The Office of General Counsel issued the following opinion on October 17, 2005, representing the position of the New York State Insurance Department.
1) May a life insurer provide an item that is valued between ten and twenty-five dollars to its prospective and existing policyholders?
2) May a life insurer sell such item to its prospective policyholders or existing policyholders for a small fee at its office or on its website?
1) No, pursuant to N.Y. Ins. Law § 4224 (McKinney Supp. 2005) a life insurer may not provide an inducement or valuable consideration of any kind that is not specified in the insurance contract.
2) Absent approval by the Superintendent pursuant to N.Y. Ins. Law § 1714 (McKinney 2000), a life insurer may not sell such item as it would constitute engaging in business other than that necessarily and properly incidental to life insurance business under N.Y. Ins. Law § 4205 (McKinney Supp. 2005)
A company is in the process of developing a product that it is considering marketing to life insurers to provide to their policyholders. It was stated that the cost to manufacture the product is uncertain but that its value would be between ten and twenty-five dollars.
With respect to life, accident and health insurance, N.Y. Ins. Law § 4224 (c) (McKinney Supp. 2005) provides:
No such life insurance company and no such savings and insurance bank and no officer, agent, solicitor or representative thereof and no such insurer doing in this state the business of accident and health insurance and no officer, agent, solicitor or representative thereof, and no licensed insurance broker and no employee or other representative of any such insurer, agent or broker, shall pay, allow or give, or offer to pay, allow or give, directly or indirectly, as an inducement to any person to insure, or shall give, sell or purchase, or offer to give, sell or purchase, as such inducement, or interdependent with any policy of life insurance or annuity contract or policy of accident and health insurance, any stocks, bonds, or other securities, or any dividends or profits accruing or to accrue thereon, or any valuable consideration or inducement whatever not specified in such policy or contract; nor shall any person in this state knowingly receive as such inducement, any rebate of premium or policy fee or any special favor or advantage in the dividends or other benefits to accrue on any such policy or contract, or knowingly receive any paid employment or contract for services of any kind, or any valuable consideration or inducement whatever which is not specified in such policy or contract. (Emphasis added)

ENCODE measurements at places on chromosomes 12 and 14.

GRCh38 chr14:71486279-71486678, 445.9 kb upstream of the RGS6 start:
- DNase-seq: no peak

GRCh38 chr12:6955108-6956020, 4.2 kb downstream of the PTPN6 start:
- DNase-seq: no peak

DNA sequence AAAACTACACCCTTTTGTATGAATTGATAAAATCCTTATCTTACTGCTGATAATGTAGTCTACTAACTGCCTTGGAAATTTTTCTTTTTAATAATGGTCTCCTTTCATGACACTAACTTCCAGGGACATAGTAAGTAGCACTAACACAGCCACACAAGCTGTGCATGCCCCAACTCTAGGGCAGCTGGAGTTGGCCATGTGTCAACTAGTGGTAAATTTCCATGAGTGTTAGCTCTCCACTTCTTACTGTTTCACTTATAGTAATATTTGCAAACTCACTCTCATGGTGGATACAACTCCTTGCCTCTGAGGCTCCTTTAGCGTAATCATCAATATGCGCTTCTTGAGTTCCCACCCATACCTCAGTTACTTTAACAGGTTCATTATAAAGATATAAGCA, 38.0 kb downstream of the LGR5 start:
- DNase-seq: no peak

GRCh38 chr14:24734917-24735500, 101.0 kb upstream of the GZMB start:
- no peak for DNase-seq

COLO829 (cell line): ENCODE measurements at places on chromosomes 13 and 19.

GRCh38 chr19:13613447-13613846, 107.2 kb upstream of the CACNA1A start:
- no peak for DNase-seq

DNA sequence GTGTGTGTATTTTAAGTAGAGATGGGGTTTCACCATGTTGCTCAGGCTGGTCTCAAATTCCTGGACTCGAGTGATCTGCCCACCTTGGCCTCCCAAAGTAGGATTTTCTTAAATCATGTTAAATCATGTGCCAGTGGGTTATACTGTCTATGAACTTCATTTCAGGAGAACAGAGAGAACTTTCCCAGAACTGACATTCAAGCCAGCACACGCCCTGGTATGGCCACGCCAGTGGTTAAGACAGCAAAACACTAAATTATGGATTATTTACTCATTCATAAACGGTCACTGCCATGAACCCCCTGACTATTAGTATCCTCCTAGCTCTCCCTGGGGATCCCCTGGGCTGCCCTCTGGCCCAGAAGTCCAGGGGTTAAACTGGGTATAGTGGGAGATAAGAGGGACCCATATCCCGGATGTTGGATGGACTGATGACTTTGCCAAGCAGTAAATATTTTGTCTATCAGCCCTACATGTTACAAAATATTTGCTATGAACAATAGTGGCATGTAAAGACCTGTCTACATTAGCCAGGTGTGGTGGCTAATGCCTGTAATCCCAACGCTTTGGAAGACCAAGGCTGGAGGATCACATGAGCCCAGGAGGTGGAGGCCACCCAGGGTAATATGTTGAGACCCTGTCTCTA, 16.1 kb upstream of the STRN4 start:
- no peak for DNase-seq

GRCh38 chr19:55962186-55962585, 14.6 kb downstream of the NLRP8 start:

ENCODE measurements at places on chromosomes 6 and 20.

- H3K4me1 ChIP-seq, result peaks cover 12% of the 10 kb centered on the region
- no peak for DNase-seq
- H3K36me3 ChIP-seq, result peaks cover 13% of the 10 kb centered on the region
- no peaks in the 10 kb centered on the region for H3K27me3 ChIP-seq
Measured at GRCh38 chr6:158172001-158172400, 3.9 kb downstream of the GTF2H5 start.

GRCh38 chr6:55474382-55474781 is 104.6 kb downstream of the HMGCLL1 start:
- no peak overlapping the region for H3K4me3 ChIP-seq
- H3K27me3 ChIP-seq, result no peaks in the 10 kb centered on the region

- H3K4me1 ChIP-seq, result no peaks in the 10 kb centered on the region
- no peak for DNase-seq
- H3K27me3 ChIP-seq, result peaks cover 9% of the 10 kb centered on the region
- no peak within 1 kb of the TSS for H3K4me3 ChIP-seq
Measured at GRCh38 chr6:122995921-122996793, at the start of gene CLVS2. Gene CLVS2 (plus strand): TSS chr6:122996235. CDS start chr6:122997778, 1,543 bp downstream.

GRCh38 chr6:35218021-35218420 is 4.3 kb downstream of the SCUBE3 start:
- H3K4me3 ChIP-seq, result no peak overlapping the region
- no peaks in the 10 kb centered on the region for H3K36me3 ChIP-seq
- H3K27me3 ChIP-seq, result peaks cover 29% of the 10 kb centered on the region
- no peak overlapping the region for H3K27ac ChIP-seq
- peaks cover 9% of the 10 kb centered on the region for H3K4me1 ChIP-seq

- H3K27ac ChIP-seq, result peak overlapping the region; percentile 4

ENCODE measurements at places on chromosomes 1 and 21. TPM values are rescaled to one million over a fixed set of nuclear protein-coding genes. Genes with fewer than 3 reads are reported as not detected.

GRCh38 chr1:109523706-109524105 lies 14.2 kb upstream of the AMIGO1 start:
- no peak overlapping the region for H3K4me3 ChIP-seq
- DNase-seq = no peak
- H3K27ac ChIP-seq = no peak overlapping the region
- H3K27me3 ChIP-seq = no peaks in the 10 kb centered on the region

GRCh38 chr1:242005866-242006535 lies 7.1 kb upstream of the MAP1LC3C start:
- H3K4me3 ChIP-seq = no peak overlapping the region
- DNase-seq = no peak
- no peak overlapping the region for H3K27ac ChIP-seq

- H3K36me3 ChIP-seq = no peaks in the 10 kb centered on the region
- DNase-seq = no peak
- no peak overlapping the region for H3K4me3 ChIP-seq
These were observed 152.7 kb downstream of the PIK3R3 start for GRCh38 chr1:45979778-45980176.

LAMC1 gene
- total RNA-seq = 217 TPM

Thus, a life insurer, among others, is prohibited from giving or selling, as an inducement to purchase insurance, valuable consideration of any kind that is not expressly specified in the insurance policy. The item intended to be marketed to insurers would serve as an inducement to prospective policyholders to purchase insurance and would also serve as an inducement to existing policyholders to continue to do business with the insurer.
With regard to selling the item to the general public, life insurers are prohibited from engaging in business that is not necessarily or properly incidental to life insurance business. N.Y. Ins. Law § 4205 (McKinney Supp. 2005) provides:
No life insurance company licensed to do a life insurance business in this state shall do any business other than the kinds of business specified in paragraphs one, two, three and twenty-nine of subsection (a) of section one thousand one hundred thirteen, sections one thousand one hundred fourteen, one thousand seven hundred fourteen and three thousand two hundred twenty-two of this chapter and such other business as is necessarily or properly incidental thereto. Except as stated in section one thousand one hundred six of this chapter, this section shall apply to the business within or without this state of such a foreign life insurance company and shall apply only to the business within the United States of such an alien life insurance company.
However, an insurer may request approval by the Superintendent to sell such item under N.Y. Ins. Law § 1714 (McKinney 2000), which states in relevant part:
(a) A domestic life insurance company may, if it maintains books and records that separately account for such business, engage directly in (i) any business, to the extent necessarily or properly incidental to the insurer's business, including rendering investment advice, investment management services and services related to the functions involved in the operation of an insurance business, and (ii) any other business to the extent approved by the superintendent.
For further information you may contact Associate Attorney Sally Geisel at the New York City Office.